To maintain a good relationship with this investor, set clear boundaries early on. When you’re clear from the start about where roles and responsibilities lie and how you’ll work together, you’ll channel the aspiring founder’s energy and attention to genuinely benefit your business.
✅ Read our post: Investor relations: create a plan for your startup
✅Tap into their network – warm introductions are business gold, so make sure you use this investor’s valuable connections
When you recognise your investor’s personality type, you’ll better understand which aspects of your company story will be most appealing to them. Even before you meet investors, it’s helpful to look objectively at your business model and goals to work out which investor personality type or types will be the best fit for your company.
Finding the right investor is a bit like dating: you’ll want to find a personality that works well with yours, someone who understands and shares your aspirations, and ultimately someone you can see yourself committing to and spending a lot of time with.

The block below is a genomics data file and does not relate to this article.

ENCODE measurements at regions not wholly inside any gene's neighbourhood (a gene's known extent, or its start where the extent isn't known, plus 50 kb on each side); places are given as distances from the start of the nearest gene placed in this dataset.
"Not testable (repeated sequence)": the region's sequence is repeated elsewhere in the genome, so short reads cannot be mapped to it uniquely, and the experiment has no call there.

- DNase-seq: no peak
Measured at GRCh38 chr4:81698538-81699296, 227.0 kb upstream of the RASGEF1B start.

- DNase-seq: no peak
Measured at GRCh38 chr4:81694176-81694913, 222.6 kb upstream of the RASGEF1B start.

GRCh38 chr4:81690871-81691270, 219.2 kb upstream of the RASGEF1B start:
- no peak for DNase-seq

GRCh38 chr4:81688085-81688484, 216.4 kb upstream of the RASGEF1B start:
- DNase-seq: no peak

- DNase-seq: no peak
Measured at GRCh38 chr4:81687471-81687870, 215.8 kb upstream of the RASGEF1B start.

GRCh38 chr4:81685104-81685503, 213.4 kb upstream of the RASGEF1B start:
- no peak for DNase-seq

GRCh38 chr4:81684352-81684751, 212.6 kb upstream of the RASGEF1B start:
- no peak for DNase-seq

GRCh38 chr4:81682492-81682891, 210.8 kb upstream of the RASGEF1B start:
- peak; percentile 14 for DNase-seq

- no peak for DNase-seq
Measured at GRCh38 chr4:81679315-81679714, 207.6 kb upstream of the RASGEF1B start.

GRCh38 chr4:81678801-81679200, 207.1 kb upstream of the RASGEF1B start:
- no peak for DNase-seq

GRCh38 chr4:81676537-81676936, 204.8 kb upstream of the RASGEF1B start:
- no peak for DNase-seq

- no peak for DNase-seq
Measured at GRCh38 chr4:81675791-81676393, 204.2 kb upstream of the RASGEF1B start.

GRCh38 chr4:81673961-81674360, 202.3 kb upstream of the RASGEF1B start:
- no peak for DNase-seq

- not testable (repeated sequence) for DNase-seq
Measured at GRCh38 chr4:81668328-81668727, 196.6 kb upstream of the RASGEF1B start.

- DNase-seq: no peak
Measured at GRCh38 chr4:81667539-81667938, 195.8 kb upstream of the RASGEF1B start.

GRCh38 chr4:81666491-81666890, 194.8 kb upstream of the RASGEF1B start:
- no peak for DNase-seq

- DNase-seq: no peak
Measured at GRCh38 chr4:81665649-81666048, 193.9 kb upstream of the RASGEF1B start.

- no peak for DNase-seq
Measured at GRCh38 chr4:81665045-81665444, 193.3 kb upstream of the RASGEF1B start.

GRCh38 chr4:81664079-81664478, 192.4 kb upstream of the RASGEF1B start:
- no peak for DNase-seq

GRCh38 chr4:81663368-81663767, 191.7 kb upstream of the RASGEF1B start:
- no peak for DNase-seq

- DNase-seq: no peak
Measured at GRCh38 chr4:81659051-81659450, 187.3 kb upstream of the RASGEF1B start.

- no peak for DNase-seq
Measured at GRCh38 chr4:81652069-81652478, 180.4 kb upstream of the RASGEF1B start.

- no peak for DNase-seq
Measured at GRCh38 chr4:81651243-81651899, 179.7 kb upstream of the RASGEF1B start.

Does the investor you’ve met feel like a natural fit for your business? If so, congratulations, you can build on that chemistry to form a strong founder-investor relationship.
CEO & co-founder,
Often founders discover that having a mix of different investor personality types can be better in the long term because they each require the founder to pay attention to a different aspect of running a business.
If you’re still looking for investors, take a step back to assess your company’s identity, strengths, weaknesses, and goals. Then get out there and meet investors. Listen carefully to their feedback, work out which personality type they are (secretly of course), and adjust your pitch to match.
And just like dating, don’t give up if you don’t find ‘The One’ straight away. You just haven’t met them yet 😉
Here are some of our resources to help you nail your pitch: